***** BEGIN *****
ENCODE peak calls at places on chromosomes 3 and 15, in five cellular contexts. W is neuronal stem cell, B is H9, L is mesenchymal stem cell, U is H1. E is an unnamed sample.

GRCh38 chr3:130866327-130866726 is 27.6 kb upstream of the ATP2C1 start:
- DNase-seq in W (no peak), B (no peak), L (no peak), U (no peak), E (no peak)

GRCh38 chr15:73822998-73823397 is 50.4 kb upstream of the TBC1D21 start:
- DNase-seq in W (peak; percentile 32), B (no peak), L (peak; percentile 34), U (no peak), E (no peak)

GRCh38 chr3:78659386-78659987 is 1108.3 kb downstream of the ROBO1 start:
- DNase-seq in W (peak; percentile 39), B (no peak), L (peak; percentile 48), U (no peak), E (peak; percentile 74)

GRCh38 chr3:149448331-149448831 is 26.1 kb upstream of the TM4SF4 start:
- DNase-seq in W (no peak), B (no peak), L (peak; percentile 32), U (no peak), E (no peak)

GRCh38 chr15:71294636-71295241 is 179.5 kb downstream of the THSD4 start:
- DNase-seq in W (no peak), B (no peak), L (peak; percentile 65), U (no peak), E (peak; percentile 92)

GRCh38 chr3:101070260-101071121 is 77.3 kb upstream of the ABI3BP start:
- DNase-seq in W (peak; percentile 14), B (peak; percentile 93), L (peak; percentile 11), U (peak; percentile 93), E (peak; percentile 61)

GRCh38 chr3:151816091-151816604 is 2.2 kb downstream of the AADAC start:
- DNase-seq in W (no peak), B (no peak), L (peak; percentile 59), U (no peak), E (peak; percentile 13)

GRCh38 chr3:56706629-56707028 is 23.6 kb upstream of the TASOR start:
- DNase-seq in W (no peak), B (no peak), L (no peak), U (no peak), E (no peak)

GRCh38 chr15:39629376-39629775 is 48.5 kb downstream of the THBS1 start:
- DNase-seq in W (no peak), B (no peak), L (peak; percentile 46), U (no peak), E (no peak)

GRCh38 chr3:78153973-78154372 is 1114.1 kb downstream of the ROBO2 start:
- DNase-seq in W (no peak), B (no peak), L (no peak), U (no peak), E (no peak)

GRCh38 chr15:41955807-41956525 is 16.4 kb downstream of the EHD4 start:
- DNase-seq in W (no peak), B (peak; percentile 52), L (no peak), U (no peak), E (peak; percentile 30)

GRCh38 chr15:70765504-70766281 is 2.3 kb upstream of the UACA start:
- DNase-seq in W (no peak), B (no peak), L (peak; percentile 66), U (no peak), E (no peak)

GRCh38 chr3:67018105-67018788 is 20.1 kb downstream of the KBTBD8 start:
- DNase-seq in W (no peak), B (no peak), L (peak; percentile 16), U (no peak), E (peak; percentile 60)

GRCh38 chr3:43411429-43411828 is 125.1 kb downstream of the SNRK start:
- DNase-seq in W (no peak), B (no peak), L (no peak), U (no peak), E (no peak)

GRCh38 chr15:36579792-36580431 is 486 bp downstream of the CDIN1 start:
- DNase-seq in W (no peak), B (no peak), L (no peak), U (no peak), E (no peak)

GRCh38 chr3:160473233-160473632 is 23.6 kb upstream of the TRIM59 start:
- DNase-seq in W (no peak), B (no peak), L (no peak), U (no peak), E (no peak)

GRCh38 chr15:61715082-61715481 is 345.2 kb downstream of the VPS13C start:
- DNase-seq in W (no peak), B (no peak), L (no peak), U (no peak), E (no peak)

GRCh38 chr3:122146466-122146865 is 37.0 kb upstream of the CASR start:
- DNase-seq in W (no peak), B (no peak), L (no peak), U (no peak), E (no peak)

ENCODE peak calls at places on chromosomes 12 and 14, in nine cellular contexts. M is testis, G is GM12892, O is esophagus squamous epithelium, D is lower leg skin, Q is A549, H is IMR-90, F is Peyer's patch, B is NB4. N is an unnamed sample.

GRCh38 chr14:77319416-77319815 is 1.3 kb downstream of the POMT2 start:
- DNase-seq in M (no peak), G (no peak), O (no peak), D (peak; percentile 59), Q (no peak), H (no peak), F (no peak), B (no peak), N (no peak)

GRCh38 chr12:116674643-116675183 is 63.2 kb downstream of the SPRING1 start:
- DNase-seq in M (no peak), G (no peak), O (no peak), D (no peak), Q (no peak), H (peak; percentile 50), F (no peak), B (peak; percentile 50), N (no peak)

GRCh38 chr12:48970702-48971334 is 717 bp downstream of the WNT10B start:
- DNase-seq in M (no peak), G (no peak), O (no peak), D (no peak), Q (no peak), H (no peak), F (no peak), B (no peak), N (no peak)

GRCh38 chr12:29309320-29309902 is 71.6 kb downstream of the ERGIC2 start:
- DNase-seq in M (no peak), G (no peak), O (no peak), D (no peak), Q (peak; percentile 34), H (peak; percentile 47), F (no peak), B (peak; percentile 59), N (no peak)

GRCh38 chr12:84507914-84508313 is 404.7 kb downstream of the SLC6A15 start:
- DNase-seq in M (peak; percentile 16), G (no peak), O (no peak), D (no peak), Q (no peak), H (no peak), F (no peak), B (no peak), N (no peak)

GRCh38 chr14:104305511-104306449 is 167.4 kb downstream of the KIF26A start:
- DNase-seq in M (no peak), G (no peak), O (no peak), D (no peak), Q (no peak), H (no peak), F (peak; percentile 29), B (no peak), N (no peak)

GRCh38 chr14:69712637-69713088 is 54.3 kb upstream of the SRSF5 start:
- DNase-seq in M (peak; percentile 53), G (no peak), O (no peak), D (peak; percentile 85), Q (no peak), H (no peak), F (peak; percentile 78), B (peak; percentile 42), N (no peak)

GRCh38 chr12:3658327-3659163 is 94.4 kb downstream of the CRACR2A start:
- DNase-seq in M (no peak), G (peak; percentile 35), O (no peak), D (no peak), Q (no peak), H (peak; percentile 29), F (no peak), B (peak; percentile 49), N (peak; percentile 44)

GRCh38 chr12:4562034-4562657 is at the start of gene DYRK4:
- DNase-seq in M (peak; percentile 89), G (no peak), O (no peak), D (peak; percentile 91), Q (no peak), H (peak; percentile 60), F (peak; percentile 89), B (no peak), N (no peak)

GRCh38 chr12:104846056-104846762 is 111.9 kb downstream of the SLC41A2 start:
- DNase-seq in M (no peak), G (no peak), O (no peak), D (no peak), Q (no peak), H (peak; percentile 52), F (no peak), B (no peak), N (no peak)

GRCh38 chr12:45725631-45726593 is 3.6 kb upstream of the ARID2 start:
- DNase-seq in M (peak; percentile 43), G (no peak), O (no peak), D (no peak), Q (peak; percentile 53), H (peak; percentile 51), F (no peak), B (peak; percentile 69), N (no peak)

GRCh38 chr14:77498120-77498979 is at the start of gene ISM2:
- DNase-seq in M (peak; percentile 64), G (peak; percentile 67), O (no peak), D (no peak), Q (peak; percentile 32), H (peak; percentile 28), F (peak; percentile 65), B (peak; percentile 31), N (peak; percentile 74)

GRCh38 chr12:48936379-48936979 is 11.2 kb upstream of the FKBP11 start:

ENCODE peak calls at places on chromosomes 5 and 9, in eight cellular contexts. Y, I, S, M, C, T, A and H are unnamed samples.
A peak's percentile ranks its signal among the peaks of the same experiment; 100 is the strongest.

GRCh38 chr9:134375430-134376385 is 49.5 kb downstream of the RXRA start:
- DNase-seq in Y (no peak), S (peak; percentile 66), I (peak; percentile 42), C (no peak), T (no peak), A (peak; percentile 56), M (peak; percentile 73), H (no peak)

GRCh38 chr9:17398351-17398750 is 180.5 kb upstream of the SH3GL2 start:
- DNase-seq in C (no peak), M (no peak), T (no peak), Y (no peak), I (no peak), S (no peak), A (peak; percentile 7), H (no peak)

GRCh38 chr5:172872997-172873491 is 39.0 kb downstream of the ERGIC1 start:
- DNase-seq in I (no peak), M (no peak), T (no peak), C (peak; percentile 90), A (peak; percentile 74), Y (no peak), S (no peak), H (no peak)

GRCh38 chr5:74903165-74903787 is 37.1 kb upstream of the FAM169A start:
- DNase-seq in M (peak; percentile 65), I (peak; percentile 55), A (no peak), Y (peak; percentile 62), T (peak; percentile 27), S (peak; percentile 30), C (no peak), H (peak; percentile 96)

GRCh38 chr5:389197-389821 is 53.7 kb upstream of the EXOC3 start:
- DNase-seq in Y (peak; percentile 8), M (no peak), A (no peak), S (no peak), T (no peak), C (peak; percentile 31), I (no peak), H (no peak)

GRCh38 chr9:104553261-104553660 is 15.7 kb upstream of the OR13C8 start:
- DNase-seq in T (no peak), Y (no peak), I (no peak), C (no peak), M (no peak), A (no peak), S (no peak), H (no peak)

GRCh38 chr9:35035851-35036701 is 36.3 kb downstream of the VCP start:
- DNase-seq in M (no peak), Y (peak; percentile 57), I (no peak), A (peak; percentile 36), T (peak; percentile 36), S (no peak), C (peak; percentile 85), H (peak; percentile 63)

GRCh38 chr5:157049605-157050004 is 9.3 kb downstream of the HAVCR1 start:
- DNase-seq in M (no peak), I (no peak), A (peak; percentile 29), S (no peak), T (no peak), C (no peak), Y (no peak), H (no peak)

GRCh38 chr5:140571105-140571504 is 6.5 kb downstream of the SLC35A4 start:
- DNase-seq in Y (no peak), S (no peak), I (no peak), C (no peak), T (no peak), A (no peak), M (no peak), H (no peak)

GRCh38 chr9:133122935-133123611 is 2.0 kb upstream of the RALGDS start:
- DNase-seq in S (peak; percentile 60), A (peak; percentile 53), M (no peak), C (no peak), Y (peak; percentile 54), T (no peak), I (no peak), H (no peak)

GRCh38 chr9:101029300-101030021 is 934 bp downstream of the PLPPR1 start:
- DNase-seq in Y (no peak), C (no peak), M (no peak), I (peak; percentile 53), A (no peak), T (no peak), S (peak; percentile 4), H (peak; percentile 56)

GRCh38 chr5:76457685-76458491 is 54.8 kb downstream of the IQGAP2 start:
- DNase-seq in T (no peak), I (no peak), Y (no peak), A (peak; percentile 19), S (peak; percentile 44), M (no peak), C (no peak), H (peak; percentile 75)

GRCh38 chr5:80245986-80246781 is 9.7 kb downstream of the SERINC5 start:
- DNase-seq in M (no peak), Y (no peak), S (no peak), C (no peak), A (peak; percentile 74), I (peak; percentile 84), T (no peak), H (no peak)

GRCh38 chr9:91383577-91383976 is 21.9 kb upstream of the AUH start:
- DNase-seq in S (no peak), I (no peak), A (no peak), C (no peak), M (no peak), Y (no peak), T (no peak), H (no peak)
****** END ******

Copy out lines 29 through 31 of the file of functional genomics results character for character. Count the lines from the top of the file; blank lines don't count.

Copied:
- DNase-seq in W (no peak), B (no peak), L (no peak), U (no peak), E (no peak)

GRCh38 chr15:36579792-36580431 is 486 bp downstream of the CDIN1 start:
- DNase-seq in W (no peak), B (no peak), L (no peak), U (no peak), E (no peak)